So now that we’re done with the posts regarding the holiday, let’s steer the wheel back a bit and revisit the posts about my time in Hong Kong. If my memory serves me right (and I’m not suffering from a sudden onset of culinary amnesia) I think we were on day 3? So what did I do, or, more correctly, what did I eat on day three? Let’s see, shall we?
My dad is a big fan of barbecue pork. He brings an extra expandable suitcase with him every time we go to HK just so he could bring back his beloved red-stained fatty pieces of porky-goodness. While my mom and I ran around the house figuring out which shoes and handbags to bring, my dad was running around finding the perfect plastic containers (i.e. the ones with the best seal) and extra large zip-lock bags for his BBQ pork mission.
Therefore, it only seems appropriate for me to ask my foodie friend who resides in HK for BBQ pork recommendations. After stating to her that we are a little short on time and would like to go to only one place. She chose Fu Sing for us. She said that not only is their BBQ pork so succulent and tender, their dim sum and other dishes are also very good. Without hesitation, we hopped on a cab and headed straight to Fu Sing for lunch.
The first thing that stuck us was how busy the place was. Yet, while it was completely packed, the restaurant was very clean and calm, no getting elbowed by the patrons on the next table or hearing the chaotic complaints from the ever-so-grumpy servers. What a surprise! Yet, despite the better than usual atmosphere for a Chinese restaurant, the wait time was also unusually long. We waited and waited for many of the dishes to come up. Some dishes were forgotten and some took so long that we had forgotten about them already.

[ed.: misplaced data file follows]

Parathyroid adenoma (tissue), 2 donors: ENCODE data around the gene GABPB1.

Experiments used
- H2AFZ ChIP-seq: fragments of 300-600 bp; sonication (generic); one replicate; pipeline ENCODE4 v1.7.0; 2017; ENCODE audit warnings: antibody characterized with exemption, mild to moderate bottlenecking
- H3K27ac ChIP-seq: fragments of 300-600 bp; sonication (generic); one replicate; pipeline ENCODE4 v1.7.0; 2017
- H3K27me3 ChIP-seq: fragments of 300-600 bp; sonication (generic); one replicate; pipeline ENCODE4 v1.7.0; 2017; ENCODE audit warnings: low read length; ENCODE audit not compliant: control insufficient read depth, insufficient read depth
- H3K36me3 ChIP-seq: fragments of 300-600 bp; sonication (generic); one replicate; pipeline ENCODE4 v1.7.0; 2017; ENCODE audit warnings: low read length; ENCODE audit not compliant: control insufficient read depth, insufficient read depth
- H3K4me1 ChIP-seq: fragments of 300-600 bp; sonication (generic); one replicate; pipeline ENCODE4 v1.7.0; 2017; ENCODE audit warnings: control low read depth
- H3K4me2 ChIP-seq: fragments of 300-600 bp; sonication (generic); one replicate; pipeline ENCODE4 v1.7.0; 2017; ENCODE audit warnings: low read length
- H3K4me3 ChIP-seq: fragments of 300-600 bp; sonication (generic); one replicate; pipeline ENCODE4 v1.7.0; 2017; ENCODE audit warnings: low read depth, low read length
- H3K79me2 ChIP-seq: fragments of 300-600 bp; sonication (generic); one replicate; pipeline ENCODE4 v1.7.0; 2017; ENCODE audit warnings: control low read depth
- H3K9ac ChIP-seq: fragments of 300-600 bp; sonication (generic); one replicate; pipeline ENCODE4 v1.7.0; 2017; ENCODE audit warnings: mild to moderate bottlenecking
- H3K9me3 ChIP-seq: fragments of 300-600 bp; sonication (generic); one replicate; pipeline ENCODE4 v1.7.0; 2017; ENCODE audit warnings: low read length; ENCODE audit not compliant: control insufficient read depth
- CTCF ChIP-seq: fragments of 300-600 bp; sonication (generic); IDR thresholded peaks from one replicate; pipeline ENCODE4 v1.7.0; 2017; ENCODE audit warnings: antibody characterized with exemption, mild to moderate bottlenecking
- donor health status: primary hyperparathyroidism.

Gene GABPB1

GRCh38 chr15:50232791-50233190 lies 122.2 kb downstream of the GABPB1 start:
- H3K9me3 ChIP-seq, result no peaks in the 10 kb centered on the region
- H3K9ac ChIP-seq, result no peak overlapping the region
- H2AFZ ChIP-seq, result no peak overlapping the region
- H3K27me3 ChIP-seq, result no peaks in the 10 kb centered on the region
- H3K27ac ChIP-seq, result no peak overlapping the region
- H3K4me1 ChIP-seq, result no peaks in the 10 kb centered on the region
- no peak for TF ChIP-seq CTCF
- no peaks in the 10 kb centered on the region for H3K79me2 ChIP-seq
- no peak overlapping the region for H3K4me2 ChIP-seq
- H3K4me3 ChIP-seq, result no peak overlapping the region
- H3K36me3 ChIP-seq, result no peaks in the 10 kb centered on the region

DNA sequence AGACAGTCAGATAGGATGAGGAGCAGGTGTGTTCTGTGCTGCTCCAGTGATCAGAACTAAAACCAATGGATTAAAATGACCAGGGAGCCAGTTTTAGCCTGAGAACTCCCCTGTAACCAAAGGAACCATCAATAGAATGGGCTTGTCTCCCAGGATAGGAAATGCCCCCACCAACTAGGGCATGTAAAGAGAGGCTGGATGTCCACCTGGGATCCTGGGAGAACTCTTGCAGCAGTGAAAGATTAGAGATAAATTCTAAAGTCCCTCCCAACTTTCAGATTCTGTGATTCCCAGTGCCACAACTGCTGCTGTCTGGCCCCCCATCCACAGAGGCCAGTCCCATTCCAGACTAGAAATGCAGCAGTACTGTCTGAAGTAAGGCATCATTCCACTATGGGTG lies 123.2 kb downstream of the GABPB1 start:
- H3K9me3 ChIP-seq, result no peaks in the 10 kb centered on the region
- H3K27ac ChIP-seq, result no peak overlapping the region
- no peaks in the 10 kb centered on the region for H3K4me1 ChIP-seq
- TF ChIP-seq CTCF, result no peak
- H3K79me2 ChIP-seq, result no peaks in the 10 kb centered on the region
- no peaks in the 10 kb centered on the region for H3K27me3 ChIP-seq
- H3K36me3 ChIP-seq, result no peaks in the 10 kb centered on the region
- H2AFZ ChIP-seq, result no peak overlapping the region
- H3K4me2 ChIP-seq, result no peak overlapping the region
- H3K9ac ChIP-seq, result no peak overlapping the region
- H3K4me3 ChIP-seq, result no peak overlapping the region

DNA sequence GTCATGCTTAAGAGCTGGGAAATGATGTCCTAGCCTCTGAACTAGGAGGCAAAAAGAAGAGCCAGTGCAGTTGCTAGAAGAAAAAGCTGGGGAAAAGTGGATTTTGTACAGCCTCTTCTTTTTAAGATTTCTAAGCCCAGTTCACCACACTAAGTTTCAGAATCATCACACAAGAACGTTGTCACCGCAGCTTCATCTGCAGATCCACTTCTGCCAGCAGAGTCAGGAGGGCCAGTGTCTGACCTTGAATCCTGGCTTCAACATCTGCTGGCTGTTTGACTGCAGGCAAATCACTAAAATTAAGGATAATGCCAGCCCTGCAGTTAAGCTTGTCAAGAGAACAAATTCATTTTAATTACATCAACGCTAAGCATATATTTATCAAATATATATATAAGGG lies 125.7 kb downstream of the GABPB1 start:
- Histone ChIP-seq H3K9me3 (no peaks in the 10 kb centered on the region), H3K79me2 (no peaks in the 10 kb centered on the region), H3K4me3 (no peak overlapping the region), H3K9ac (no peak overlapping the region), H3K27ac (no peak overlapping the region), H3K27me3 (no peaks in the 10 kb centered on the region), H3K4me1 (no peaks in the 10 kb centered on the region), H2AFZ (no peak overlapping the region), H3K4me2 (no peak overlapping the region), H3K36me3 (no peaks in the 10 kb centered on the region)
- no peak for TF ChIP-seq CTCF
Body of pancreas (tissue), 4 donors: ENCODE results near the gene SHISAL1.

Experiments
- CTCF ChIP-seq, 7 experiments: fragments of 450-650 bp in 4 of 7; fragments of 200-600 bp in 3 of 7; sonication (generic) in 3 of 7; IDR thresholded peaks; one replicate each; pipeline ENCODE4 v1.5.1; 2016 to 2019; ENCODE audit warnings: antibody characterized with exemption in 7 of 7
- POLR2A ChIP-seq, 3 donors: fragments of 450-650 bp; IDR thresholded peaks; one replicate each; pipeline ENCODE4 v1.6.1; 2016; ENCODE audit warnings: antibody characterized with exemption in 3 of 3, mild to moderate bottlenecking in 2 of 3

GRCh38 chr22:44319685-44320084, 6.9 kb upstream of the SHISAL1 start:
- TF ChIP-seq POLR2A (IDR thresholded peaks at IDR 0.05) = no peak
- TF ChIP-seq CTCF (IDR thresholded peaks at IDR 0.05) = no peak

So how was the BBQ pork, you may wonder – really good! Unlike my dad, I’m not such a fan of this dish myself, however, I absolutely loved it here. Like my friend had told me, the pork was the most tender I’ve had with a strong aroma of honey and a very mouthwatering sweetness that nicely balances out its sauce. However, my dad said it’s “too good” for his taste. Not something he would want to eat all the time due to it being on the sweeter side. To each their own in the realm of tastebuds. Although my favorite dish of the whole meal was actually the vegetables in clay pot. I don’t know what they put in the veggies, but they were so crispy! Despite being cooked in lots of sauces, seasoning, and steam; the greens still posses the crunchiness like that of freshly picked, off the fields vegetables – definitely a must try! Apart from these two dishes, the dim sum were also very good and the mango pudding delicious. Overall, a very successful meal indeed.
For dinner we ate at one of our favorite Japanese restaurants called Zuma. Zuma brings back memories of London and how I associate the joy of freedom to its food. Since nothing could be better than countryside boarding girls getting a chance to come to London once a month and eating the most delicious rolls and black cod in the beautiful Knightsbridge area amongst the who’s who of the hip London crowd. Needless to say that I feel compel to eat at Zuma every time I’m in a country with one – just for a kick of nostalgia.
I don’t know if it’s because it’s not in England, so I don’t get as much kick out of it or if it’s really the food, but I’ve always liked how the food tasted in London better. I can’t put my finger on the difference though. But, nonetheless, everything was still very delicious. My favorites are still the miso black cod and their endless-list of delicious cocktails. Since it’s been a month since I ate here, I do not remember exactly how things tasted that night. So hopefully the pictures will do a better job that I could.
1/F, 353 Lockhart Road,
Sunshine Plaza, Wanchai, Hong Kong
Level 5 and 6, the Landmark,
Central, Hong Kong